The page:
01. My father has had [chronic] back pain ever since he got injured at work 5 years ago.
02. There seems to be a [chronic] shortage of nurses in this state due to the poor salaries medical professionals are paid here.
03. My grandma is [chronically] ill with a number of problems typically associated with the elderly.
04. Schools are [chronically] underfunded in this country, leading to crowded classrooms, and a deterioration in the quality of education.
05. Tracey is a [chronic] worrier that gets upset about everything.
06. With cuts to social programs in this country, [chronic] poverty is increasing at an alarming rate.
07. Kyoung-Jin is a [chronic] smoker, and is simply unable to quit.
08. Charles Mayo once noted that while there are several [chronic] diseases more destructive to life than cancer, none is more feared.
09. He has a [chronic] injury in his elbow because he plays so much tennis.
10. In past centuries, mortality was high for three main reasons: acute and [chronic] food shortage; epidemic disease; and poor public-health standards.
11. She has [chronic] headaches that make her feel terrible, but she doesn't want to see the doctor about it.
12. He has a [chronic] knee injury that has forced him to quit football.
13. Having a [chronic] disease does not mean you can no longer enjoy the good things in life: these diseases may not be curable, but they can often be controlled.
14. Bathing in hot springs is said to be good for the treatment of [chronic] disease, and the promotion of health.
15. Adults with [chronic] health problems should first consult a physician before beginning a new program of physical activity.
16. Because of its [chronic] shortage of workers, Switzerland has encouraged migrant laborers to come to the country for the past century.
17. Recent studies show that 300 million children are [chronically] malnourished.
18. An Australian scientist recently announced that people born in the autumn live longer than those born in the spring, and are less likely to fall [chronically] ill when they are older.
19. The [chronic] energy shortages Armenia suffered in past years have been largely overcome by the energy supplied by one of its nuclear power plants.
20. [Chronic] stress in one's living environment contributes to weakened immune system functioning.

Grammatical examples in English. 2013.


Look at other dictionaries:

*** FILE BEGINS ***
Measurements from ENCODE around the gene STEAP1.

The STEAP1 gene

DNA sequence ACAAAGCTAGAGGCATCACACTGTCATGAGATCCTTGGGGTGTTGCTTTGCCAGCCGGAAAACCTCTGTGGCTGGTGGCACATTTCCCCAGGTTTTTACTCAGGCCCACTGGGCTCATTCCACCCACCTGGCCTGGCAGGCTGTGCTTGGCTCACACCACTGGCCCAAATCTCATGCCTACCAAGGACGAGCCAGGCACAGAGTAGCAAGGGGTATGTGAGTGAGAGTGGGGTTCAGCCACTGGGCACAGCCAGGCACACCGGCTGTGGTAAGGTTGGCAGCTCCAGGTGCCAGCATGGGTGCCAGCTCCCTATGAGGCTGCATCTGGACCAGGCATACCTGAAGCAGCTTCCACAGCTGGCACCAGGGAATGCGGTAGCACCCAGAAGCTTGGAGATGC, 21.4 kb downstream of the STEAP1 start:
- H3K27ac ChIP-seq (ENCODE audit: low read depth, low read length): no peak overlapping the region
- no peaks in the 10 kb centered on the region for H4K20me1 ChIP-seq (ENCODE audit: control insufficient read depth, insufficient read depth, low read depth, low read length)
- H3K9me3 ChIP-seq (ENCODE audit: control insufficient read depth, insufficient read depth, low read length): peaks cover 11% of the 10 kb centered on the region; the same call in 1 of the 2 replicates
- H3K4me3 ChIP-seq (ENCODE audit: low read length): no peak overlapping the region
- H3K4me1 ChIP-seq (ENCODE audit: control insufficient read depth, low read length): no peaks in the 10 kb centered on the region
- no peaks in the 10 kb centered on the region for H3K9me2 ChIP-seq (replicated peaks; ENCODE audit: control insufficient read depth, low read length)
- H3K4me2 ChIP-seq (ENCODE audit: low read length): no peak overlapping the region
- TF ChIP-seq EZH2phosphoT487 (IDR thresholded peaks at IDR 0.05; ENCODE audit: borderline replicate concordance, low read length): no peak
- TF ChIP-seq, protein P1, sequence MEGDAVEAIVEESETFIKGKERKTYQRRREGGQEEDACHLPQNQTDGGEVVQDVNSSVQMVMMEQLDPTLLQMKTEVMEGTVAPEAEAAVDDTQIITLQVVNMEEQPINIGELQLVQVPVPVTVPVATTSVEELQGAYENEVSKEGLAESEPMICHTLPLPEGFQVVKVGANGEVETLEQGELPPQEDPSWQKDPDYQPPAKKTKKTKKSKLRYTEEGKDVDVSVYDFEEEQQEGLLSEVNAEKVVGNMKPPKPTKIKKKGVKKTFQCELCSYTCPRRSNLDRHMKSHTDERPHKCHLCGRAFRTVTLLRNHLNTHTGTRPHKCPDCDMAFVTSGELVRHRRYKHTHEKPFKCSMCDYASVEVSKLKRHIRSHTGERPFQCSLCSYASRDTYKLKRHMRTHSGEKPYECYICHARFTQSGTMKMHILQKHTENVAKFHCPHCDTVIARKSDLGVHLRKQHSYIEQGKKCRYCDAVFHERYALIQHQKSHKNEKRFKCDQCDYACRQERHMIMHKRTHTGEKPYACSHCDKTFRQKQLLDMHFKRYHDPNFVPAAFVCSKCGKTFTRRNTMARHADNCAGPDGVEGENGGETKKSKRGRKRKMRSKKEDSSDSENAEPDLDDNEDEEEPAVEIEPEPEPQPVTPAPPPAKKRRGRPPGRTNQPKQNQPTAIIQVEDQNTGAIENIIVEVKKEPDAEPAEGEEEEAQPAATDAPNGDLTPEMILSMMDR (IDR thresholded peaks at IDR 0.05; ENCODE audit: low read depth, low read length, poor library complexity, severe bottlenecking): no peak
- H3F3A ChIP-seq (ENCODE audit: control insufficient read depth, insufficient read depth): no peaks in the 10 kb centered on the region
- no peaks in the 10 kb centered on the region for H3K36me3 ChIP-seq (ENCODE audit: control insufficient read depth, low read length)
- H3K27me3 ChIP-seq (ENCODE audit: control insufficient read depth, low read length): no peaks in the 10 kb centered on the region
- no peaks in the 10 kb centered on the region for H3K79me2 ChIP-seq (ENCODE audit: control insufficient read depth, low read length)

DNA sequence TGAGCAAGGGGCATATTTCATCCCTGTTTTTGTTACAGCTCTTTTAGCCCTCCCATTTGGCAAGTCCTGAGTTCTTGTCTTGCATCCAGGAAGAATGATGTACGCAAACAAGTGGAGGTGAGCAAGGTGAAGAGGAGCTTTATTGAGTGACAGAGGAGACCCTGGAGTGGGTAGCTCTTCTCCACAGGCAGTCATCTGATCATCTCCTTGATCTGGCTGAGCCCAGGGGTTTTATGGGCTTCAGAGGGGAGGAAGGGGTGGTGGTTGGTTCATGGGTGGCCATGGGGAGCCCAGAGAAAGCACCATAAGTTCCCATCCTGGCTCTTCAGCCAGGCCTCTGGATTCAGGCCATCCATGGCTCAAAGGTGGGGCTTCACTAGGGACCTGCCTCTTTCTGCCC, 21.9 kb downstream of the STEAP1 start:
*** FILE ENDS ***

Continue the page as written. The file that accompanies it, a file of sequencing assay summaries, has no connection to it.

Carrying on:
• chronic — [krän′ik] adj. [Fr cronique < L chronicus < Gr chronikos, of time < chronos, time] 1. lasting a long time or recurring often: said of a disease, and distinguished from ACUTE 2. having had an ailment for a long time [a chronic patient] 3 …   English World dictionary

  • Chronic — may refer to: Chronic (medicine), a disease that is long lasting and reoccurring. Chronic toxicity, a substance with toxic effects after continuous or repeated exposure The Chronic, a 1992 album by Dr. Dre 2001 (album) or The Chronic 2001, a 1999 …   Wikipedia

  • chronić — {{/stl 13}}{{stl 8}}cz. ndk VIIb, chronićnię, chronićni, chroń, chronićniony {{/stl 8}}{{stl 7}} nie dopuszczać, by komuś lub czemuś stało się coś złego, szkodliwego; pilnować, strzec, ochraniać, zabezpieczać, osłaniać : {{/stl 7}}{{stl… …   Langenscheidt Polski wyjaśnień

  • chronic — is used of a disease that is long lasting (as opposed to acute), and has the same implication of continuing severity when used of other circumstances. An acute problem is intense but brief, whereas a chronic problem is severe and likely to… …   Modern English usage

  • Chronic — Chron ic, a. [L. chronicus, Gr. ? concerning time, from ? time: cf. F. chronique.] 1. Relating to time; according to time. [1913 Webster] 2. Continuing for a long time; lingering; habitual. [1913 Webster] {Chronic disease}, one which is… …   The Collaborative International Dictionary of English

  • chronic — I adjective ceaseless, confirmed, constant, continual, continuing, continuous, cyclical, deep rooted, deep seated, drawn out, endless, enduring, entrenched, established, ever present, everlasting, extended, forever, frequent, habitual,… …   Law dictionary

  • chronic — early 15c., from O.Fr. chronique, from L. chronicus, from Gk. khronikos of time, from khronos time. Vague disapproving sense is from association with diseases (a connection found since c.1600) …   Etymology dictionary

  • chronic — *inveterate, confirmed, deep seated, deep rooted Analogous words: established, fixed, settled (see SET): *hardened, indurated, callous Antonyms: acute (of illness) …   New Dictionary of Synonyms

  • CHRONIC — • chronic disease, rheumatoid arthritis, neoplasms, infections, cryoglobulinemia [conditions in which rheumatoid factor is produced] …   Dictionary of medical acronyms & abbreviations

  • chronic — [adj] incessant, never ending abiding, ceaseless, confirmed, constant, continual, continuing, continuous, deep rooted, deep seated, enduring, ever present, fixed, habitual, inborn, inbred, incurable, ineradicable, ingrained, inveterate, lasting,… …   New thesaurus

  • chronic — ► ADJECTIVE 1) (of an illness or problem) persisting for a long time. 2) having a persistent illness or bad habit. 3) Brit. informal very bad. DERIVATIVES chronically adverb chronicity noun. ORIGIN Greek khronikos of time , from khron …   English terms dictionary